You'd better like the music here because there's precious little plot to enjoy.
Fortunately, the songs are memorable, the characters charming, and the romance sweet. Together, they're more than enough to carry the day and make MGM's 1944 production of "Meet Me in St. Louis" one of Hollywood's first important modern musicals, one whose music was directly tied to the action of the story. In tribute to the film's stature, Warner Bros., who now own the distribution rights to the film, have issued it in one of their celebrated two-disc Special Editions. It's worth the trouble.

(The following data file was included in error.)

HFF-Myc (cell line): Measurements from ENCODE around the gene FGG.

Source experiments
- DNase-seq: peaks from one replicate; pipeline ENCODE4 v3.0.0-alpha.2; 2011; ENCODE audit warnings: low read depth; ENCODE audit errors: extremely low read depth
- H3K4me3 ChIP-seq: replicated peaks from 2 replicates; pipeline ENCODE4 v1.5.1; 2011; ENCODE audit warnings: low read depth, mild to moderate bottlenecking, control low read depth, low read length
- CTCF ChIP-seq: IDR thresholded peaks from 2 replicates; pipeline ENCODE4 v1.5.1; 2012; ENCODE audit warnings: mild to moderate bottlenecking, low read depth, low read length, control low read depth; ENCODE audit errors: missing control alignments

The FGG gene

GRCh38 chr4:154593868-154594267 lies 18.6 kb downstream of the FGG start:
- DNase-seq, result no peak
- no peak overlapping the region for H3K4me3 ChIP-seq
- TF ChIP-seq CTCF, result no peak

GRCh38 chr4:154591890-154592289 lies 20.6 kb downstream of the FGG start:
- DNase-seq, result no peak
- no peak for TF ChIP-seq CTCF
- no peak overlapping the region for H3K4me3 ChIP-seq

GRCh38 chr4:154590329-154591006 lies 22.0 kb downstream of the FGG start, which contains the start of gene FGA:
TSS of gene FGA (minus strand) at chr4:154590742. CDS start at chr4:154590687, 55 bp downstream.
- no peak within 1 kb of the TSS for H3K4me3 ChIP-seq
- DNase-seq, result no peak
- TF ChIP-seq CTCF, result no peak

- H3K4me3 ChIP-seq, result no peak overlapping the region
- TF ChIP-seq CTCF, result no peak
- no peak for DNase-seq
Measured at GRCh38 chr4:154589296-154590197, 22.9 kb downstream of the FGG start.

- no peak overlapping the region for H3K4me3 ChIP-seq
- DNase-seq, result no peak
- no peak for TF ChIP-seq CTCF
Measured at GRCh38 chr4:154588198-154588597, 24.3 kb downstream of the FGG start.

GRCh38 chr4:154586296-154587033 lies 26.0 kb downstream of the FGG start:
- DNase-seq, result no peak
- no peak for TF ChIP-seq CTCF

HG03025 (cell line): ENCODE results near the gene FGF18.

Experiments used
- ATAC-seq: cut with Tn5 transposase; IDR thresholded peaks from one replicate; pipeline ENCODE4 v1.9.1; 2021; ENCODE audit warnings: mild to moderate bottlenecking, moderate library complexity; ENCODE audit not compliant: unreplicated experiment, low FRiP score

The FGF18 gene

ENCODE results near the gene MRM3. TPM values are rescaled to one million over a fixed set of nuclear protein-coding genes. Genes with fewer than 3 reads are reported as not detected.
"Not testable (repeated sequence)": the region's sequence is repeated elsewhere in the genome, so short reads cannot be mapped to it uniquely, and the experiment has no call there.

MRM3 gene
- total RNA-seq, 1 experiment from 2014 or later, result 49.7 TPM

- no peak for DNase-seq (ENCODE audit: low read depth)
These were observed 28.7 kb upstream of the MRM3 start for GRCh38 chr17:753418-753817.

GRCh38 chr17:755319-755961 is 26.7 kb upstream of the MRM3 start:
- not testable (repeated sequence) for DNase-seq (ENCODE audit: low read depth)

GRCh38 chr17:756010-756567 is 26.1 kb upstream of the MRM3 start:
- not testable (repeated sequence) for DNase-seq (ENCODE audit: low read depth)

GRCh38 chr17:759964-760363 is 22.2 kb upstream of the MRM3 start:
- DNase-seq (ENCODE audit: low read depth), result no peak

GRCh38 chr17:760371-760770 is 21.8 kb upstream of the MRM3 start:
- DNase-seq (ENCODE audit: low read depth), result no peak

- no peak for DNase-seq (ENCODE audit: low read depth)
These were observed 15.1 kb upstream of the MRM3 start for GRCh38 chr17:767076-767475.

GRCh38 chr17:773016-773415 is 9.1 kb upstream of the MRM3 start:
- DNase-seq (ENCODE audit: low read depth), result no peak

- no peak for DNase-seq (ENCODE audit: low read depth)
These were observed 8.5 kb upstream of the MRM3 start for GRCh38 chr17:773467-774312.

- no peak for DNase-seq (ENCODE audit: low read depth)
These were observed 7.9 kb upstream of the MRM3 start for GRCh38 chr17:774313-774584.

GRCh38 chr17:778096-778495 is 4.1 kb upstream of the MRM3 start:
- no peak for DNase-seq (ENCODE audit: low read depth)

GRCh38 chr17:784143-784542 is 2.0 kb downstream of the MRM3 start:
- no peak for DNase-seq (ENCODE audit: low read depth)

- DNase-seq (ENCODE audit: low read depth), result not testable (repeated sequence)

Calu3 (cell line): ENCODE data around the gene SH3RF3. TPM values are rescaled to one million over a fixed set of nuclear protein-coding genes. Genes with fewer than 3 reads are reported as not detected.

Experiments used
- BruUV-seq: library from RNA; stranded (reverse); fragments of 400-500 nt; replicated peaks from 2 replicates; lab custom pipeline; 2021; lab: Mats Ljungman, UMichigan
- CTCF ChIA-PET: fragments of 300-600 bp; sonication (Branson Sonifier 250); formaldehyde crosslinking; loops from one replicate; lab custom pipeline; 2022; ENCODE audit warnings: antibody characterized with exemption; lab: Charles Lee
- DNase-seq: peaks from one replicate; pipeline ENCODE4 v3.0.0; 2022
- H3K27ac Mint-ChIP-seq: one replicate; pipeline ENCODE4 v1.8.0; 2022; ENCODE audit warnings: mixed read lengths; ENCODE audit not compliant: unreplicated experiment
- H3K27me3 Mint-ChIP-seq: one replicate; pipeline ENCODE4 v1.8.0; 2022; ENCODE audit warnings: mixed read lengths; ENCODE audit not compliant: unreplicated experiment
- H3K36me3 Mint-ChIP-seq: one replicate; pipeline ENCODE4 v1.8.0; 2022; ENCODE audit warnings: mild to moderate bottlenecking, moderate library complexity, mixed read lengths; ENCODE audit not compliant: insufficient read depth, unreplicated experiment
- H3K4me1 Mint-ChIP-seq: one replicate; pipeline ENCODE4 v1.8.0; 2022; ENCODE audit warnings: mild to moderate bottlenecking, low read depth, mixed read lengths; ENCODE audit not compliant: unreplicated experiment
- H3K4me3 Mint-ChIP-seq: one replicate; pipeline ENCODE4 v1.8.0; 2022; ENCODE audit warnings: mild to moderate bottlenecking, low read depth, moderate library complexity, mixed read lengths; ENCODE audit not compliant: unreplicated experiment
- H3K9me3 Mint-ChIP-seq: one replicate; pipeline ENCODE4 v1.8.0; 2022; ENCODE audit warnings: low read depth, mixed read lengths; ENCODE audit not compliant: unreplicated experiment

Set in the twelve-month period just prior to the opening of the 1904 World's Fair, "Meet Me in St. Louis" was released toward the end of World War II, and audiences welcomed the movie's nostalgic look at an earlier, simpler, and far gentler time. Today's viewers may appreciate the movie's look at simpler interpersonal relationships and simpler family concerns, too.
The movie centers on the minor conflicts of an idealized American family, the Smiths, living in St. Louis, Missouri, just after the turn of the century. The movie was directed by Vincente Minnelli and stars Judy Garland, then twenty-one and appearing in her twentieth motion picture. The director and star would marry the next year. For Minnelli, it was the beginning of an illustrious lineup of films that would include "The Pirate," "An American in Paris," "Brigadoon," "Kismet," and "Gigi," among many more. For Garland, the movie was one of the crowning jewels of her young career.